For two single people, one habit of consequence is imbedded in the cliché question: “Your place or mine?” If you take him to your home for the all-important first time, you have the all-important “home advantage” of being on your own turf and in more control of the situation. You look around for a razor for him the next morning and hope that you did remember to buy bacon after all and that you have clean towels. And you wait for him to leave before you go to work so that you can lock the door without giving him a key.

The Dating Game

The Dating Game (Photo credit: Wikipedia)

If you take him home the second time and the third and the tenth, then you have created a habit that when the two of you make love, you “always” do so in your space. Maybe that’s how you want it for one reason or another. But if you would prefer to have a more reciprocal arrangement of the roles of host and guest, don’t wait until the tradition is established, and then try to change it.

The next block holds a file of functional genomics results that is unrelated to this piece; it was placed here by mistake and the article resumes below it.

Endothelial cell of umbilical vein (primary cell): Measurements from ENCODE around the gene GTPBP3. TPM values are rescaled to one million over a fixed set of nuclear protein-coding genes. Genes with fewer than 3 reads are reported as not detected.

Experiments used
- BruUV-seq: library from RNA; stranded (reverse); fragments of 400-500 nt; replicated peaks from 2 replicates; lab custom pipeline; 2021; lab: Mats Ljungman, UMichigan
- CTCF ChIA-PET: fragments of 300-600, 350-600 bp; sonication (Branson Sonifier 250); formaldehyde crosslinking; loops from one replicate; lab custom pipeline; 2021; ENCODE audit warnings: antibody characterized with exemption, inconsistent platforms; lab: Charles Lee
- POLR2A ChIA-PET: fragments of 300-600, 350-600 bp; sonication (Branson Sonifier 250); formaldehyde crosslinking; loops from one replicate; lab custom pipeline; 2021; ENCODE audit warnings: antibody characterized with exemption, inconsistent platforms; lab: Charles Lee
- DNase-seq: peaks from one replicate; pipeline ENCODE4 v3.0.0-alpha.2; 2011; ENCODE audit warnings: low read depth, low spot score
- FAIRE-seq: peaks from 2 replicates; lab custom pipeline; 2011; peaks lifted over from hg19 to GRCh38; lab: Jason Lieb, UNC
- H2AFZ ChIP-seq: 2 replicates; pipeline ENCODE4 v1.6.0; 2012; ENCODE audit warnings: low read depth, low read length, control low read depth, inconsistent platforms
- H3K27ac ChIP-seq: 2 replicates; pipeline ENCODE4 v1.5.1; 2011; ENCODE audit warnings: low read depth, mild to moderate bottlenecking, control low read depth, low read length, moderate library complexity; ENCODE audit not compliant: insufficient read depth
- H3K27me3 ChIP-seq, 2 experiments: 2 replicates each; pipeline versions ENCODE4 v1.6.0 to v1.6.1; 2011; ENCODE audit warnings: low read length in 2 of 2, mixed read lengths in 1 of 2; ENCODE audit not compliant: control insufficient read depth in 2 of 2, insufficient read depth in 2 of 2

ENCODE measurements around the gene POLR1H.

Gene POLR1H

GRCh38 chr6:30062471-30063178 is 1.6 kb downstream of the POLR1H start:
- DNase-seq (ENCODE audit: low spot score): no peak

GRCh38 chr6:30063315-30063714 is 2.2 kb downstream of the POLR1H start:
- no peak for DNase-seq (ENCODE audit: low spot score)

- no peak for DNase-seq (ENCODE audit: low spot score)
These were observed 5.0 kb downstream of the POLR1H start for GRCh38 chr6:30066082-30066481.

Men are very comfortable with a double standard when it comes to homes: your home belongs to both of you, but his pad is his own. Whatever he does, he does with your consent. He cannot communicate with you by e-mail or text if you choose not to respond. He cannot phone you at all hours unless you answer the phone and are willing to chat. He cannot drop in without notice unless you give him a key or answer the door. Early on, be sure that “Your place or mine?” remains a real question rather than a rhetorical one. Shared space should come from both of you.